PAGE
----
If you live in the north-eastern portion of North America, you likely experienced a touch of the polar vortex that sent thermometers crashing over the past couple of days. Here in Almonte, we experienced temperatures with a wind chill of roughly minus 44 degrees Celsius. That being said, there were a number of us who braved the cold weather and got out to enjoy Valentine’s weekend.

Among other events, this weekend marked the 16th Great Backyard Bird Count and we began our residency at Fulton’s Pancake House and Sugar Bush.

Often times when the temperatures dip this low, we often are left thinking about the wild animals that inhabit the nearby forested areas and how truly amazing it is how well they are equipped to deal with extremely cold temperatures. Birds are no different than any other creature in the animal kingdom, they are built, have adapted and can tough out even the coldest of temperatures. In addition to their evolutionary history, birds do combine a couple of external factors with their remarkable ability to adapt.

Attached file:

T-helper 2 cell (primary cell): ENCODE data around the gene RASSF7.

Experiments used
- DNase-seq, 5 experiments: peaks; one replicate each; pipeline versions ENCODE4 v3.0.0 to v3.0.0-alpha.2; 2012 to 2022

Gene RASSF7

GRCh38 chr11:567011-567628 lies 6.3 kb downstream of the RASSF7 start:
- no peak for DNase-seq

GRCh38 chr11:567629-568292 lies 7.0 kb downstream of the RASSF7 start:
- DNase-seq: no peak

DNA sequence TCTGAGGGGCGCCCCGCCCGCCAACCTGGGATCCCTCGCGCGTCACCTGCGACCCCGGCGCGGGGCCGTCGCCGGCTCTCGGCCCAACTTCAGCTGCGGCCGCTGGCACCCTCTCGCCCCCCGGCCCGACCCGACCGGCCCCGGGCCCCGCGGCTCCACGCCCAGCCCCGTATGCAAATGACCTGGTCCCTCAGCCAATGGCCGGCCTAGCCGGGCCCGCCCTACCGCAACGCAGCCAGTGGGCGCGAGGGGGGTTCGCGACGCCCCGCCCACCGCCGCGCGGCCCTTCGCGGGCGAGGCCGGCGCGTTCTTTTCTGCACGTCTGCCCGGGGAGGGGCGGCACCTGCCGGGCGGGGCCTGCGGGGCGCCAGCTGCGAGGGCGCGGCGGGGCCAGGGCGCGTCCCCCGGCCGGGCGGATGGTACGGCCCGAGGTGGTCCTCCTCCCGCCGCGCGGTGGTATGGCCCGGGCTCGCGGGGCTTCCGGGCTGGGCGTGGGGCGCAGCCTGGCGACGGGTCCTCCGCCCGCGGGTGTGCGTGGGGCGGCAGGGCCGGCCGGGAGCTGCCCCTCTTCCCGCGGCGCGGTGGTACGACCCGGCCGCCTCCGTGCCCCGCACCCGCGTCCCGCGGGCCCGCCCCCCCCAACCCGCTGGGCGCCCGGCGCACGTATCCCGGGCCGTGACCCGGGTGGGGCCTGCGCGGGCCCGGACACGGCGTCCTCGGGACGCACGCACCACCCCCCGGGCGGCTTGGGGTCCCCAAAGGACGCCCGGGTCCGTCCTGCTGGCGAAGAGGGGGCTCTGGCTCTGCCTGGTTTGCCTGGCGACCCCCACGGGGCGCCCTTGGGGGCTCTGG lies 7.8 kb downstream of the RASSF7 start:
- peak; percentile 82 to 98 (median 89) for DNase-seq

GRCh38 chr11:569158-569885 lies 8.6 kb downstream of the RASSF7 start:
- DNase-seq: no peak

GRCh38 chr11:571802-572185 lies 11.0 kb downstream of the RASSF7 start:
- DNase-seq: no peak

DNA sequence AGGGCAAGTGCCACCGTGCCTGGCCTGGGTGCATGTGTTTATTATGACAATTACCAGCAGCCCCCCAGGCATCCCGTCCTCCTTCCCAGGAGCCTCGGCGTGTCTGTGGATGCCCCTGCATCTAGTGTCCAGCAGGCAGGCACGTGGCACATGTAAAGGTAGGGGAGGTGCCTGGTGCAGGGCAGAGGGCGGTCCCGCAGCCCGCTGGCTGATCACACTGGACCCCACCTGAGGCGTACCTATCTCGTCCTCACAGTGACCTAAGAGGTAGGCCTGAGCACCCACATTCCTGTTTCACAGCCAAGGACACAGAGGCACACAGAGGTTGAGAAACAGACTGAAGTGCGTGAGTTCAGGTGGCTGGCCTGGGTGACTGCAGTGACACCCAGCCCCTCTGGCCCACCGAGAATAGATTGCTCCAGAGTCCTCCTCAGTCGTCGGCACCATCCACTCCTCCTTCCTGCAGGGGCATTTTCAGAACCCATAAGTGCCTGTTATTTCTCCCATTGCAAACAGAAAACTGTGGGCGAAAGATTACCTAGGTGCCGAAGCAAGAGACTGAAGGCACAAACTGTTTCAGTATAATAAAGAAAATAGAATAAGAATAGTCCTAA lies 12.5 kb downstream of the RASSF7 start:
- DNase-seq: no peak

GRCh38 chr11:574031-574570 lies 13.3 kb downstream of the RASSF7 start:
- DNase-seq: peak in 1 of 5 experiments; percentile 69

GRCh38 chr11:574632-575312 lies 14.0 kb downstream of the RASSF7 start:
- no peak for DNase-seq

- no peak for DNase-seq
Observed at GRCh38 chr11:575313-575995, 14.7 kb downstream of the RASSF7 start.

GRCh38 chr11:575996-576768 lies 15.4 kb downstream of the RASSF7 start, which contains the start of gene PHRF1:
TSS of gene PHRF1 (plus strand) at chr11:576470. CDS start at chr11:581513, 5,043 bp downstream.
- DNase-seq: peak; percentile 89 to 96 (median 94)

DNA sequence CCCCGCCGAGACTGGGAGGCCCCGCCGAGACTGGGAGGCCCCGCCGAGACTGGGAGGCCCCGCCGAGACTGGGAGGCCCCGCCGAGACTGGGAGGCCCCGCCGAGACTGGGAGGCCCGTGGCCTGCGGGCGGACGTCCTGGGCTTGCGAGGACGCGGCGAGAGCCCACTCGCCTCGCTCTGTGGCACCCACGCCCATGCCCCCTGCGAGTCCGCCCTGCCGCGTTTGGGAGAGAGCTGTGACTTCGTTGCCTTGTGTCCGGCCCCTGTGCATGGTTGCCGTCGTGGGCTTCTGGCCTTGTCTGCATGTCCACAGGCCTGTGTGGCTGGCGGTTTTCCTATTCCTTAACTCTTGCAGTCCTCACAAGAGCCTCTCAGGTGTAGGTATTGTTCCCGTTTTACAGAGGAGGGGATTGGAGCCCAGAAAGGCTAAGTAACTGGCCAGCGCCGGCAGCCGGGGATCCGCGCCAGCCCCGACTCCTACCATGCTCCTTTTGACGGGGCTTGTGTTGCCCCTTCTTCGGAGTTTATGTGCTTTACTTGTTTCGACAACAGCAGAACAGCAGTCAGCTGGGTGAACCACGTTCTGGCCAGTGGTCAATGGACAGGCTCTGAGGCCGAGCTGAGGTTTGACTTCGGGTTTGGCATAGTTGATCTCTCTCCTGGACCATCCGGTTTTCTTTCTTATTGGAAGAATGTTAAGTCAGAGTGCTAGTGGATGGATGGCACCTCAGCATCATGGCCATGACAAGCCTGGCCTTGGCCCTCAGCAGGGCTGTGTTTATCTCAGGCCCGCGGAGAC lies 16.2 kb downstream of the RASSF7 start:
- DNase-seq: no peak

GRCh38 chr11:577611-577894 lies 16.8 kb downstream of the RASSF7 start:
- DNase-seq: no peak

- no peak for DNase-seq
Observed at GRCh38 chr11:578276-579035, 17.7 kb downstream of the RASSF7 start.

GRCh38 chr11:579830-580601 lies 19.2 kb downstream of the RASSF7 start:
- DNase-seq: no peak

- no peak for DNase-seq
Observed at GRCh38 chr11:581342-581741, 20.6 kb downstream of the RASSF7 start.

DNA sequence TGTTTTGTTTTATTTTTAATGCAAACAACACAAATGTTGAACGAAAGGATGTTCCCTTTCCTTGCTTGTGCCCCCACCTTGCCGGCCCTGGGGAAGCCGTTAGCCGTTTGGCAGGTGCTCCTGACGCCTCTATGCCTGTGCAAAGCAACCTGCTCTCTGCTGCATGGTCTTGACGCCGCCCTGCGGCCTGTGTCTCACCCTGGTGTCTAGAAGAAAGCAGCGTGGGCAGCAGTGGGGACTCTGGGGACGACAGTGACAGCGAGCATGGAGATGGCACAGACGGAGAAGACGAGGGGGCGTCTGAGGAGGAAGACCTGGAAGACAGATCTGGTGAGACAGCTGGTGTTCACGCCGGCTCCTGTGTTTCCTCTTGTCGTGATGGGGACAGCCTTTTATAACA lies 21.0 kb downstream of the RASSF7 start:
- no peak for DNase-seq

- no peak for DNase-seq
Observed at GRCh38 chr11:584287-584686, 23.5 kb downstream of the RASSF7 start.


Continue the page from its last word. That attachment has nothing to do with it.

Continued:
This is the number one survival mechanism of our feathered friends during the frigid winter months. While most of us would generally assume that birds just constantly forage for food, which is generally true, they actually have an acute sense for subtle changes in air pressure. These senses alert birds to the possibility of poor weather and they instinctively look for reliable food sources and bulk up as much as possible.


Seed blends such as our Seasons Woodland and Seasons Urban are the absolute best bet for winter birds. This seed blend is constructed for cold winter days with its rich base of carbohydrates which aids in stimulating body heat in birds.  Our seed is just that; 100% seed, built with only the highest grade of seed available based on the study of birds, contains no waste or filler, is non-GMO and is pesticide free and packaged in a biodegradable bag. Our Mill Creek Bird Seed out performs all other seed blends and has the highest consumer value on the market today!


Number two behind food is shelter. Much like most animals, including humans, we all need some sort of shelter to survive, especially when it comes to nasty weather. Birds will search for dense cover such as evergreens or spruces which provide a canopy, protecting the birds from snowfall and harsh winds.   They will often move as close to the ground as possible, as temperatures are slightly warmer closer to the ground.


Comments (0)

Please note, comments must be approved before they are published.